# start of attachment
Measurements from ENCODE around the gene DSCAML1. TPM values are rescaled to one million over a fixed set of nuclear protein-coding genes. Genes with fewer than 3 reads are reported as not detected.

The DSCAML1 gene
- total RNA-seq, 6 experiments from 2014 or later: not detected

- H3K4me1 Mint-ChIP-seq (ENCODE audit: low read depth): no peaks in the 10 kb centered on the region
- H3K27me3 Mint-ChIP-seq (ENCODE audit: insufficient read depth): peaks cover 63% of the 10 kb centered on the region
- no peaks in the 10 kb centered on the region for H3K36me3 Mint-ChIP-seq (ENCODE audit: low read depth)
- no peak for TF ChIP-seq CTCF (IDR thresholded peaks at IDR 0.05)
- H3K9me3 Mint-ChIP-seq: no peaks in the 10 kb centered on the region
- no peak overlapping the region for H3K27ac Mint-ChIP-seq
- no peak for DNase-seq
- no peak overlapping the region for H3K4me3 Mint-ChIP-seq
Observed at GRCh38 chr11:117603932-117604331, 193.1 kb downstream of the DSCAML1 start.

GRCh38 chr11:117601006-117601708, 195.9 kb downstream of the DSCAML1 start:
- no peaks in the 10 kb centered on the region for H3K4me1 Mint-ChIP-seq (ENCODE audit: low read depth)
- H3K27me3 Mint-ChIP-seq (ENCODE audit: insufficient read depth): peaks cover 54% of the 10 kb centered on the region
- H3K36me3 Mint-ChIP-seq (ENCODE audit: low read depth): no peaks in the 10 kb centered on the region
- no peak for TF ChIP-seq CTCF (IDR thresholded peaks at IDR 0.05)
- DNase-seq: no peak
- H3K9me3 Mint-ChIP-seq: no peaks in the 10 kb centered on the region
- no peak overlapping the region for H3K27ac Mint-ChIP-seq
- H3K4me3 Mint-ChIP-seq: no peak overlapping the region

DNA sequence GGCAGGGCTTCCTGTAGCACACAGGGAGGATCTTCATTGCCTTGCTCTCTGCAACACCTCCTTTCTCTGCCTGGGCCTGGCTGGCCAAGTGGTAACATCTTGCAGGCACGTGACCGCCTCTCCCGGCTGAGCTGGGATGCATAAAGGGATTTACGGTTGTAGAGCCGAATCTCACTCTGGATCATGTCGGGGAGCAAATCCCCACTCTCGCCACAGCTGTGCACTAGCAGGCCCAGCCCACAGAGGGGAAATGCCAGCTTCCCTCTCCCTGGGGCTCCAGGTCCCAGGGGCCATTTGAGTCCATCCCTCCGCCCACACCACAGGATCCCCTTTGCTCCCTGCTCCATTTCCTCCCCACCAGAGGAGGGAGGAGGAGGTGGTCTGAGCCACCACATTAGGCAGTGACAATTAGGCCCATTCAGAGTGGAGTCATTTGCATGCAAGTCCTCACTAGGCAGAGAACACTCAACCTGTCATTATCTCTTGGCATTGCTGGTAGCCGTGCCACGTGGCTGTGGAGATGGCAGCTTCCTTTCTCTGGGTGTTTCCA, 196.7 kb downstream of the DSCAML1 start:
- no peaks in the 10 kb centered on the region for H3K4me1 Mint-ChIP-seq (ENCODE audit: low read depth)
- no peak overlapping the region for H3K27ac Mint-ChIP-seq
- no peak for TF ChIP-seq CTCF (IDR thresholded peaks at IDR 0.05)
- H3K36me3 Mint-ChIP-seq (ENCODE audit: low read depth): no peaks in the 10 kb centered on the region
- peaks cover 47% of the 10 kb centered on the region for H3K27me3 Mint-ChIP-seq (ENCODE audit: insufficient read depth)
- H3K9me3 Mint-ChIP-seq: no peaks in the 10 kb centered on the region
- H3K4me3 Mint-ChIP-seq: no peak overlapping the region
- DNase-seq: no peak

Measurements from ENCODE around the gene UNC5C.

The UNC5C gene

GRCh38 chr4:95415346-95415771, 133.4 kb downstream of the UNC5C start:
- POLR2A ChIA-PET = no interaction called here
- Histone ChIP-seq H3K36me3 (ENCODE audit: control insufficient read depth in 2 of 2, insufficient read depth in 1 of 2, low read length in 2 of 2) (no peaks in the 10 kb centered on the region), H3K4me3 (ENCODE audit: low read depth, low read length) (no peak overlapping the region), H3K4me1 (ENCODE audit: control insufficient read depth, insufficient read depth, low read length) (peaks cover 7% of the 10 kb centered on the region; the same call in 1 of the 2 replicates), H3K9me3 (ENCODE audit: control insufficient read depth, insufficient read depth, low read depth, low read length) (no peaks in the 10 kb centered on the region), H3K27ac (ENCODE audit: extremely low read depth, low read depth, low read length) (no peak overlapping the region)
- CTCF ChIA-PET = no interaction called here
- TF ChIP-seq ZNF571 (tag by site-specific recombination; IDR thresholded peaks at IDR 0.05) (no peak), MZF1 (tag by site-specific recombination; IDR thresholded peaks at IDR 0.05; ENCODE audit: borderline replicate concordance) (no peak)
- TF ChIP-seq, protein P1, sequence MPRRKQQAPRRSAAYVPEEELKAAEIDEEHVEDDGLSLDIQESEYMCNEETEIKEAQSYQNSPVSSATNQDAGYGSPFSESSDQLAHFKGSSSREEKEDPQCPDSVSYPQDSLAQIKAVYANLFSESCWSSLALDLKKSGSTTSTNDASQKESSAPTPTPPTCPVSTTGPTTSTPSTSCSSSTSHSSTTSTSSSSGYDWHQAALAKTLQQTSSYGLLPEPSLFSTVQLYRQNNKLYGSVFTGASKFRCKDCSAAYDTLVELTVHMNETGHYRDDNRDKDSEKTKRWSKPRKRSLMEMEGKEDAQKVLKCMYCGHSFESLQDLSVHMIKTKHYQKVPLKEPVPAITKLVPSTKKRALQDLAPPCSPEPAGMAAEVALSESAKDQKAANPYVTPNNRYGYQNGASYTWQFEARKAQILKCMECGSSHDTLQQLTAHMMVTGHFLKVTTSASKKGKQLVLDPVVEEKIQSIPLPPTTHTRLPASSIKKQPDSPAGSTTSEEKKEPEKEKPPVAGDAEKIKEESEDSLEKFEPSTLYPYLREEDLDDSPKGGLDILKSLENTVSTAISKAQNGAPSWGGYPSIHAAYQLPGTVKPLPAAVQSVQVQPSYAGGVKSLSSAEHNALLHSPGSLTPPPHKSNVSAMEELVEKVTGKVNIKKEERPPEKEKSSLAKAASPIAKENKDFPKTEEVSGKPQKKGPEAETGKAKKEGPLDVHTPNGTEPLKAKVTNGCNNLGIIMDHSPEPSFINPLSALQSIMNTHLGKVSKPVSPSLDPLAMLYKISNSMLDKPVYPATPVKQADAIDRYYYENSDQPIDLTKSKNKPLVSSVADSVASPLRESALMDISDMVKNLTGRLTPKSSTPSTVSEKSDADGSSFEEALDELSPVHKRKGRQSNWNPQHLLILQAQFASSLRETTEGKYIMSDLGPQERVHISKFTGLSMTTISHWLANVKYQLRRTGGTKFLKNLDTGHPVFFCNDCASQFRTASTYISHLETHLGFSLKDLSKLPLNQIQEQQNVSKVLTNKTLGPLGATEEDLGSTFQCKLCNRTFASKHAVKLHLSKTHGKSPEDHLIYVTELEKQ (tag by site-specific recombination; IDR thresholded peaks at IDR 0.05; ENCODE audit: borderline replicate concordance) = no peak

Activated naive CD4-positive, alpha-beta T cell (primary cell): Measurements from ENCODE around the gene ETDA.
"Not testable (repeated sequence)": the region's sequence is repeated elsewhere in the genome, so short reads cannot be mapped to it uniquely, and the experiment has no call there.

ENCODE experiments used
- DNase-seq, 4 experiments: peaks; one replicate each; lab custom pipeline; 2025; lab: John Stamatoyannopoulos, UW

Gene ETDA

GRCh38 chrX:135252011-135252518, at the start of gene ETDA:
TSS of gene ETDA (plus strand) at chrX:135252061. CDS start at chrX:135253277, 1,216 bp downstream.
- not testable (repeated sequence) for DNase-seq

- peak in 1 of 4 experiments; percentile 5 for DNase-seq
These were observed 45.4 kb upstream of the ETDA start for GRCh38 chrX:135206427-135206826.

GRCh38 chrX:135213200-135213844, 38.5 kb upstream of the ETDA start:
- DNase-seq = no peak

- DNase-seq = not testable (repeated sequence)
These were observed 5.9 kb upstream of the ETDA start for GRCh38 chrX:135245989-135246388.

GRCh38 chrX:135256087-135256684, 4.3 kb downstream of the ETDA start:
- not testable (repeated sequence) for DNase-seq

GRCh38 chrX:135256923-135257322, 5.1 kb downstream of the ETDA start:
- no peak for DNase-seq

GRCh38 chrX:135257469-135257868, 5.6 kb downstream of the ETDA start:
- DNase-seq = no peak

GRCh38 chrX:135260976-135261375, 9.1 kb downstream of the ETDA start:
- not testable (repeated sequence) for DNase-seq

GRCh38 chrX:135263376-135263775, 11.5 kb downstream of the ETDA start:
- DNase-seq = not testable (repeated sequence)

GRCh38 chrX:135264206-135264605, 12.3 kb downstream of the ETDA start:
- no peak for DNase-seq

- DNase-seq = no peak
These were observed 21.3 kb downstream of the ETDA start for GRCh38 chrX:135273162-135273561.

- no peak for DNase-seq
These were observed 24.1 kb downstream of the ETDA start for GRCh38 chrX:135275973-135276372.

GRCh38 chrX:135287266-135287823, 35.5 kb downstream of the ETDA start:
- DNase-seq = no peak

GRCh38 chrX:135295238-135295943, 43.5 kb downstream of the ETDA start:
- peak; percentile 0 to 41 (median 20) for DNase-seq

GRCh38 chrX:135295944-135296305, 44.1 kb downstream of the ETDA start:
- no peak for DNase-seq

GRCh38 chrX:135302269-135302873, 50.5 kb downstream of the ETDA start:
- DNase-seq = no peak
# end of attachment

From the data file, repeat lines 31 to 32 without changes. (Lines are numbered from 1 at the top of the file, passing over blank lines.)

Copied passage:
Measurements from ENCODE around the gene UNC5C.

The UNC5C gene